Amid international calls for dialogue to find a solution to the Qatari diplomatic crisis, Doha Monday expressed readiness to engage in talks positively.
“Qatar is willing to sit and negotiate about whatever is related to Gulf security,” Qatari Foreign Minister Sheikh Mohammed bin Abdulrahman Al-Thani told reporters during a visit to Paris.
He called for “dialogue based on clear foundations” over accusations that Qatar supports extremist groups.
“Kuwait’s foreign minister is making efforts to mediate between our countries. We support this effort and our choice is resolve this through dialogue,” Sheikh Mohammed said after meeting his French counterpart.
Kuwait’s emir cautioned that the dispute could lead to “undesirable consequences,” in comments carried by state news agency KUNA.
“It is difficult for us, the generation that built the Gulf Cooperation Council (GCC) 37 years ago, to see these disagreements between its members, which may lead to undesirable consequences,” said Sheikh Sabah Al-Ahmad Al-Jaber Al-Sabah.
“I personally lived through the first building blocks of this council nearly four decades ago, so it is not easy for someone like me as a leader to stand silent without doing everything I can to bring brothers back together.”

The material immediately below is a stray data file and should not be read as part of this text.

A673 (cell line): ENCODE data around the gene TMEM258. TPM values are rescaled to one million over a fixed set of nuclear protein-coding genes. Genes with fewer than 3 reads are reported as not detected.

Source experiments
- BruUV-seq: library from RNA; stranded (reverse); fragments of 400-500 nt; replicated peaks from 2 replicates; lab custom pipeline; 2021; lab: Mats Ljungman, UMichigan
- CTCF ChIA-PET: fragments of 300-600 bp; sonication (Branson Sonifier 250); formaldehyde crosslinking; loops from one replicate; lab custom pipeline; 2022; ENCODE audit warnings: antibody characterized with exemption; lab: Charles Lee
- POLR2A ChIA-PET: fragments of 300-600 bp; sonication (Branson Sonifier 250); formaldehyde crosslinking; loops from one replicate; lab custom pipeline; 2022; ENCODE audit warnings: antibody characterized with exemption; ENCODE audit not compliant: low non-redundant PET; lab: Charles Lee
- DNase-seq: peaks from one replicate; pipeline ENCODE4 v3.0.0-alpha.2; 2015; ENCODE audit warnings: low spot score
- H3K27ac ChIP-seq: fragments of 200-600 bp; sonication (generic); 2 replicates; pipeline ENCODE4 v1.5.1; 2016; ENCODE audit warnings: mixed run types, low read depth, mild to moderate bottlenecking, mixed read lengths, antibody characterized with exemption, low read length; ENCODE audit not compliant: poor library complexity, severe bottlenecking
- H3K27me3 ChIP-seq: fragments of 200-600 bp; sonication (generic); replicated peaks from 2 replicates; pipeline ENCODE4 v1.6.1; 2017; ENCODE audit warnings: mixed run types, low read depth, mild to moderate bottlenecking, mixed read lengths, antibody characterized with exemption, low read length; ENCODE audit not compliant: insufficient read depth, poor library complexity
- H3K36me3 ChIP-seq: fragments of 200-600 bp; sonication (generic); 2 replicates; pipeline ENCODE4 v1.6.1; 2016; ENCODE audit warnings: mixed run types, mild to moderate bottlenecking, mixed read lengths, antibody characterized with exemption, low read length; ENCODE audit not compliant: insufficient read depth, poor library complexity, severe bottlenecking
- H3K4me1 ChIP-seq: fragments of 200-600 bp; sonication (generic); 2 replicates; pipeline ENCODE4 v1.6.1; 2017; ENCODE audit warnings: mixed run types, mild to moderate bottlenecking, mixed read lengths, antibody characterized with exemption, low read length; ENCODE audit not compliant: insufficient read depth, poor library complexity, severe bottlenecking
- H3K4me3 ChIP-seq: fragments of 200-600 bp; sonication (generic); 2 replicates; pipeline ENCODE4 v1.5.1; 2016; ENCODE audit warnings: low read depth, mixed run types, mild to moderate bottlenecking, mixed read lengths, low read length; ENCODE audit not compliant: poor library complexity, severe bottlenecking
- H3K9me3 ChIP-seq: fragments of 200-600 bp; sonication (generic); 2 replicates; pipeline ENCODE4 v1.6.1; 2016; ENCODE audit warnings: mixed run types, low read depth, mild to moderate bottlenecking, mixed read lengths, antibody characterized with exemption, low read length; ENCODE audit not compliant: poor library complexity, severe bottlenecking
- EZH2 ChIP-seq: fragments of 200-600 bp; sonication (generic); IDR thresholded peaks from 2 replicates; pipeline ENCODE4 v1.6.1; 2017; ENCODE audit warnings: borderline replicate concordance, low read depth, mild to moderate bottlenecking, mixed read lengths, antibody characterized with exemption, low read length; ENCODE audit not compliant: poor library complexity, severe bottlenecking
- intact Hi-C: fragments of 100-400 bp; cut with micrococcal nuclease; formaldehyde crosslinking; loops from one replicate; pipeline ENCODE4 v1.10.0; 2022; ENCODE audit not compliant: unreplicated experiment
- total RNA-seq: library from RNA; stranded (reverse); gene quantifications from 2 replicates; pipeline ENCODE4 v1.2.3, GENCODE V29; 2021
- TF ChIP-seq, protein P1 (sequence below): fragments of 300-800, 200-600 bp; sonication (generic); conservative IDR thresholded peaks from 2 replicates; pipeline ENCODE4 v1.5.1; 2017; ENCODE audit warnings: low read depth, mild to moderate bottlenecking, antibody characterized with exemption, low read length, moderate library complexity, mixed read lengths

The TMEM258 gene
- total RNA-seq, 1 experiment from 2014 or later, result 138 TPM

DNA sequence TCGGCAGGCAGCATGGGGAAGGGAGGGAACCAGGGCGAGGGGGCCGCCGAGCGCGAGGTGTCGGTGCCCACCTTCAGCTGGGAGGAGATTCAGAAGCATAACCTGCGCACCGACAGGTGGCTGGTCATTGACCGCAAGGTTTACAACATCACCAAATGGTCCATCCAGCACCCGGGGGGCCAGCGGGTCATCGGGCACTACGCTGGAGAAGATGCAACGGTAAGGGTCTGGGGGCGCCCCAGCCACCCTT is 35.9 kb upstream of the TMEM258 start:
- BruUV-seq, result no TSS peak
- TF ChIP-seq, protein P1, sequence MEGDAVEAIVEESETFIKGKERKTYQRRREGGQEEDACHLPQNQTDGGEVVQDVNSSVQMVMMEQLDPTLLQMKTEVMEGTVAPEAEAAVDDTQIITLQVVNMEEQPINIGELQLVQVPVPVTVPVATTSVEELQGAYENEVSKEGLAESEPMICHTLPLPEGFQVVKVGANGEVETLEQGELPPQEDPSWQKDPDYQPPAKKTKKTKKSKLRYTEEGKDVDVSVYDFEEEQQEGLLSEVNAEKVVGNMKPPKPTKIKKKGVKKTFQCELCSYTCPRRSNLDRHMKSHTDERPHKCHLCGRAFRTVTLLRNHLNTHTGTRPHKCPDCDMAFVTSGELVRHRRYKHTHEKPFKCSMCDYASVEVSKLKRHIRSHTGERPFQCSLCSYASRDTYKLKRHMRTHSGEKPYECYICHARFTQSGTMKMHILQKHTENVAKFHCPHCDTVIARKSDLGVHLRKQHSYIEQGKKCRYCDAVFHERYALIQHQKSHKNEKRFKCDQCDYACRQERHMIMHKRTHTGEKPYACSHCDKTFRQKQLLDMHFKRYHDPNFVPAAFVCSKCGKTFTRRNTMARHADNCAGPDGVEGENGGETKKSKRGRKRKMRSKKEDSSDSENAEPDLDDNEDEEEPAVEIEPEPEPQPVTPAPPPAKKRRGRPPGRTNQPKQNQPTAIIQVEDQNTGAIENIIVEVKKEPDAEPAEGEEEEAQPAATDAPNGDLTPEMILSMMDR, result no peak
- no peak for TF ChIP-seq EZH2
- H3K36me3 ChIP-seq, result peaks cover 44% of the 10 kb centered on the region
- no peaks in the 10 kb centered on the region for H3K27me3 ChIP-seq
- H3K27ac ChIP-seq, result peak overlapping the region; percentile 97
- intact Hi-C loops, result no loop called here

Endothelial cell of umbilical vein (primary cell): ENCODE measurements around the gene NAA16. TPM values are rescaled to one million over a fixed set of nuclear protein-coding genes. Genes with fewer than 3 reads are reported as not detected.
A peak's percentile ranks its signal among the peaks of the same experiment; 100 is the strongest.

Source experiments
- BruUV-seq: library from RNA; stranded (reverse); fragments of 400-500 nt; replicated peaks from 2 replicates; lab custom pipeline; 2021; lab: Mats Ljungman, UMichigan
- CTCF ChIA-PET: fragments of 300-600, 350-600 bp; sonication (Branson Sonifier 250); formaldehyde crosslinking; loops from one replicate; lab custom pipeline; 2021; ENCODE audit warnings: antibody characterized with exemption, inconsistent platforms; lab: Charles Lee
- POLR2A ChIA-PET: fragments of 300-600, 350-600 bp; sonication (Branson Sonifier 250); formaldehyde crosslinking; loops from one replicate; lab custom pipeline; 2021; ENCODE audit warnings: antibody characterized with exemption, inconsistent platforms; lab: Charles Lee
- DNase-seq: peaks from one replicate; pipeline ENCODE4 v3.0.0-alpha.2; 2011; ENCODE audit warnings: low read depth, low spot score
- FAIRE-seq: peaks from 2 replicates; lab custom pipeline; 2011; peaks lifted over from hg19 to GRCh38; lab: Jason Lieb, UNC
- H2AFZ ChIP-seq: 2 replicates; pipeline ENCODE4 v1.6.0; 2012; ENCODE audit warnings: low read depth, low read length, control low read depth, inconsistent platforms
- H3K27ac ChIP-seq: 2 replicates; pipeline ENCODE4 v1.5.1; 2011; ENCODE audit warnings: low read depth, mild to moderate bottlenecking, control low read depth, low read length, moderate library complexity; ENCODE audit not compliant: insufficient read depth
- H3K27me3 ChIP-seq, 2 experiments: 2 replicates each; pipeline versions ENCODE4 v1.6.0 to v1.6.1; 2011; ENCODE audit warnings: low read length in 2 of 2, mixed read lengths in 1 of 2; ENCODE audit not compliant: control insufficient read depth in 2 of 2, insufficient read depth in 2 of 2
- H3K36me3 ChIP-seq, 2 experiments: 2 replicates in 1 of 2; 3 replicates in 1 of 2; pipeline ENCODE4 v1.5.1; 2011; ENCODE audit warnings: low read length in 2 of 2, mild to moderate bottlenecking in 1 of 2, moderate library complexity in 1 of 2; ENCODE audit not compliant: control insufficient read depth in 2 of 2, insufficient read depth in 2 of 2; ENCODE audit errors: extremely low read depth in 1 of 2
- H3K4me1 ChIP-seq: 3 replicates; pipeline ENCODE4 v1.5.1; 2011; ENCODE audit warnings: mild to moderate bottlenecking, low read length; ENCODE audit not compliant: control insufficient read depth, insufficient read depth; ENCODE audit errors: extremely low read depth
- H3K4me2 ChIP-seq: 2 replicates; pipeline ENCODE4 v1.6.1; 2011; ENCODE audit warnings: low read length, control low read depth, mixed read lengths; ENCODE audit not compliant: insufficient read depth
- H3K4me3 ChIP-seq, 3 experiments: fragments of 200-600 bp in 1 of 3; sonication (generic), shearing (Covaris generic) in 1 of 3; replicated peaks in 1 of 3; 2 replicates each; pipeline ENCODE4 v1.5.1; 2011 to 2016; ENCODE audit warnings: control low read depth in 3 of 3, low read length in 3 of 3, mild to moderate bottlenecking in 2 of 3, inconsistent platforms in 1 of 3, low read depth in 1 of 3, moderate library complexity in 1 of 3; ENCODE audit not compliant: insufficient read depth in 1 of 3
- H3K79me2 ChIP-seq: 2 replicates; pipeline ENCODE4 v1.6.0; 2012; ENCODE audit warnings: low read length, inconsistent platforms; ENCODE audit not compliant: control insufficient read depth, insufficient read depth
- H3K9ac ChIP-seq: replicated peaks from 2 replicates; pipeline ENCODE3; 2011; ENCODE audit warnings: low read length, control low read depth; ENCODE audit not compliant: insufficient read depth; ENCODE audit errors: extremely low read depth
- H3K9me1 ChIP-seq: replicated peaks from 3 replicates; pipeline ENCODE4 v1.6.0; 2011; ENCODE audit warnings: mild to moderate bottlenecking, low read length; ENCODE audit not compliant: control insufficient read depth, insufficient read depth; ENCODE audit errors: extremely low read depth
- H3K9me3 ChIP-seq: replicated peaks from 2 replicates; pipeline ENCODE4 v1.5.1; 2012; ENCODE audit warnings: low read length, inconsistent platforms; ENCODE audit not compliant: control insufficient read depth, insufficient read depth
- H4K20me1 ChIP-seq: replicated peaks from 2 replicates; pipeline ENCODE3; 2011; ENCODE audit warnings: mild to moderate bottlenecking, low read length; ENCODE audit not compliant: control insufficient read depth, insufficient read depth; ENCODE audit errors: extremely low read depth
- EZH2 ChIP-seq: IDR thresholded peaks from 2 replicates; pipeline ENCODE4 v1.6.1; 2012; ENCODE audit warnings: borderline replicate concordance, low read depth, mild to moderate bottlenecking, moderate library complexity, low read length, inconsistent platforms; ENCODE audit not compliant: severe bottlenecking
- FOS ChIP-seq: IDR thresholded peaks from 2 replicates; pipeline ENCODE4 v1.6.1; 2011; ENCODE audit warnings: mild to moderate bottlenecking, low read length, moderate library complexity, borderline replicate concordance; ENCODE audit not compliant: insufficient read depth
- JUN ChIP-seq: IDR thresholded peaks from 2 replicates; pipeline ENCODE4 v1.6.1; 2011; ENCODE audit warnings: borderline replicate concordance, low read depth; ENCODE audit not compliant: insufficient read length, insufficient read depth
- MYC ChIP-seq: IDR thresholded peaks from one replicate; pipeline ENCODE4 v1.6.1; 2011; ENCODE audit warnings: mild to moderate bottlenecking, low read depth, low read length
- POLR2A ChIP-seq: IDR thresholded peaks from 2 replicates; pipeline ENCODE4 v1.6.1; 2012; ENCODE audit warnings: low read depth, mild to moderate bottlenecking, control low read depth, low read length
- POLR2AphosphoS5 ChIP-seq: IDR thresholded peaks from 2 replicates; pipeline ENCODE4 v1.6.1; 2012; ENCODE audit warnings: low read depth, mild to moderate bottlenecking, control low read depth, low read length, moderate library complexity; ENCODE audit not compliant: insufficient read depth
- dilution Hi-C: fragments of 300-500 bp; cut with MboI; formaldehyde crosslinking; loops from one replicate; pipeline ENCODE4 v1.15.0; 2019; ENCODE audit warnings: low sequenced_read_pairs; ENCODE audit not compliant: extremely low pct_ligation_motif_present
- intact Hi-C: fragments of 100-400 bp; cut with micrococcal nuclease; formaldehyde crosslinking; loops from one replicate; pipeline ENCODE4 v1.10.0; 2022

Oman said the hotlines to help the mixed families would aid “humanitarian cases of families shared between them and Qatar.”
“I have urged all sides to refrain from any further escalation and to engage in mediation efforts,” he said. He called on Qatar to take seriously its neighbors’ concerns and to do more to address the issue of Doha’s support to extremist groups.
Meanwhile, Eritrea has expressed support for Saudi Arabia and its allies after they cut ties with Qatar.
The Eritrean Information Ministry’s statement said the initiative by Saudi Arabia, Egypt and the UAE “is not confined to Qatar alone as the potential of Qatar is very limited,” but is “one initiative among many in the right direction that envisages full realization of regional security and stability.”